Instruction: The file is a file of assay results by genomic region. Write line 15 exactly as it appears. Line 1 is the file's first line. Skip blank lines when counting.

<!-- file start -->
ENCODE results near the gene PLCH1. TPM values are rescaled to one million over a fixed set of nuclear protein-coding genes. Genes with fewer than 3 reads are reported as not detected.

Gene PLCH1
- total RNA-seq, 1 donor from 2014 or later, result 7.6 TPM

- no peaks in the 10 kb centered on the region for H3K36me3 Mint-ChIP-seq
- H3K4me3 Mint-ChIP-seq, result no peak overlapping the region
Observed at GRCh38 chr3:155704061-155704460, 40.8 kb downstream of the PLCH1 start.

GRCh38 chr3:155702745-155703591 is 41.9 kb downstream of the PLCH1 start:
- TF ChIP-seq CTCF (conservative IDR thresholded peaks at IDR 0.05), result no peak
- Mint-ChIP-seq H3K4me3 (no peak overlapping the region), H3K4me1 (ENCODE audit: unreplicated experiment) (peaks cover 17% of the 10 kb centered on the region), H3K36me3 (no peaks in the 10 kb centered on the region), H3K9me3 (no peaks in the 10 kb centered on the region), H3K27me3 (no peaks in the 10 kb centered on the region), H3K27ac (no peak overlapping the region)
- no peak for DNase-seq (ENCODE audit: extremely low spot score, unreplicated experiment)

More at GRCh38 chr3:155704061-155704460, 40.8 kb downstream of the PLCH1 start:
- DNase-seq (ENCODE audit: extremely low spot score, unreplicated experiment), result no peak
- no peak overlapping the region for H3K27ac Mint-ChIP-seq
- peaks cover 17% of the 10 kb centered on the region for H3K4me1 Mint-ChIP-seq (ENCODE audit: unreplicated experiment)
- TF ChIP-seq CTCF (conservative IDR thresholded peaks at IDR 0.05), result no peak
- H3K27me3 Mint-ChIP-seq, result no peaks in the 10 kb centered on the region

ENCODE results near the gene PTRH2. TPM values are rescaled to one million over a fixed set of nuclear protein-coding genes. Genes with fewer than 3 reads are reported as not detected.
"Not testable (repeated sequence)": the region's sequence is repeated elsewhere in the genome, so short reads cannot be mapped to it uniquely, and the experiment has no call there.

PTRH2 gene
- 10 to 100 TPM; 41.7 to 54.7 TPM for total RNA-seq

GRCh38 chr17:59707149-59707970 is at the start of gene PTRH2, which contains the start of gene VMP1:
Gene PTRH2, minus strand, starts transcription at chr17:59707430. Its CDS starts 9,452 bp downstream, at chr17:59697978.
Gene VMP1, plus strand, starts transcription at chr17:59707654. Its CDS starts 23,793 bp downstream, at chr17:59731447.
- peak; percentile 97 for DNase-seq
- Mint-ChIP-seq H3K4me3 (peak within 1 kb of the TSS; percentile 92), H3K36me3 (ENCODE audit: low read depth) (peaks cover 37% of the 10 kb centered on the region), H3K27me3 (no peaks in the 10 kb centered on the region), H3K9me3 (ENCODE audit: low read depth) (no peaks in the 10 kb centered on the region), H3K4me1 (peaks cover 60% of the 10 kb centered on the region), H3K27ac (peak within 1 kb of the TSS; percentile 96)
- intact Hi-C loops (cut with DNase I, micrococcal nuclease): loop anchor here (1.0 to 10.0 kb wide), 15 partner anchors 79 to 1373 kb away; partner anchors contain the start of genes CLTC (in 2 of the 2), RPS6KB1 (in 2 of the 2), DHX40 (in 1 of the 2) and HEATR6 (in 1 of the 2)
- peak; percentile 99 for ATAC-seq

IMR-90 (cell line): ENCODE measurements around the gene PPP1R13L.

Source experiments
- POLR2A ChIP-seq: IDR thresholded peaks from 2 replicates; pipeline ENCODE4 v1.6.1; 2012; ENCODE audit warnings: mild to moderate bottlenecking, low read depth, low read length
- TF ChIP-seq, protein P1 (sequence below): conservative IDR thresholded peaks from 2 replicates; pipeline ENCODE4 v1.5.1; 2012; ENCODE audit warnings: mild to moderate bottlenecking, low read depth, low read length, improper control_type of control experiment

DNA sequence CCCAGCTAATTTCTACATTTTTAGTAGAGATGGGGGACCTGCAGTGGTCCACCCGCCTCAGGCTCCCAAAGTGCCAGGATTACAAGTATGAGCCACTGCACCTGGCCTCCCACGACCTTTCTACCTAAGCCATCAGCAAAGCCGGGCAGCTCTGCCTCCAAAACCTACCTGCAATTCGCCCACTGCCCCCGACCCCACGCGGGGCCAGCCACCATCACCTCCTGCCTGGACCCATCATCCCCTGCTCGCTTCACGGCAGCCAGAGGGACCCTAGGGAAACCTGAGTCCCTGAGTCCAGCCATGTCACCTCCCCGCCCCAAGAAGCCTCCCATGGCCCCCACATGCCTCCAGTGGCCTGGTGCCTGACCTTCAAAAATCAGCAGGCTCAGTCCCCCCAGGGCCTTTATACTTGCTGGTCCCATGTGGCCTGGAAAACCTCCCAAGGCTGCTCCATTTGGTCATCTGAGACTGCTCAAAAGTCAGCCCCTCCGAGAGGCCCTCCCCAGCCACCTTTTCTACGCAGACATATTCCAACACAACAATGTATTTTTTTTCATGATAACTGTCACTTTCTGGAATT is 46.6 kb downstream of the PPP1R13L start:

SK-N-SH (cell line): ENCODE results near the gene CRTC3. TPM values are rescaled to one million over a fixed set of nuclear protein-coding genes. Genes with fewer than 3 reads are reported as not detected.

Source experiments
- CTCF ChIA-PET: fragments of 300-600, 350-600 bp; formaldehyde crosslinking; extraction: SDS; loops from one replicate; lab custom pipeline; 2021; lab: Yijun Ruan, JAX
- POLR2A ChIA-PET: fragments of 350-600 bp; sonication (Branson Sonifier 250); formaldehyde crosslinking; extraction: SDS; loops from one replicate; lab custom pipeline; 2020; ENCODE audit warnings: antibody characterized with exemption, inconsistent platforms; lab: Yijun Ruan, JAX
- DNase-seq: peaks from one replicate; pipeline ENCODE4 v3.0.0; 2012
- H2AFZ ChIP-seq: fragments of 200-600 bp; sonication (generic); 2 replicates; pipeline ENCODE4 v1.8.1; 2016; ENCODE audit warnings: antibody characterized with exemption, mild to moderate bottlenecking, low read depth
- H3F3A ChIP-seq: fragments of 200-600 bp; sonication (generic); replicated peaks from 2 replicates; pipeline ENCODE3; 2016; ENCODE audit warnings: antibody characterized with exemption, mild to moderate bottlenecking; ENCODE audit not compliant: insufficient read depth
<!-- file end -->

- TF ChIP-seq CTCF (conservative IDR thresholded peaks at IDR 0.05), result no peak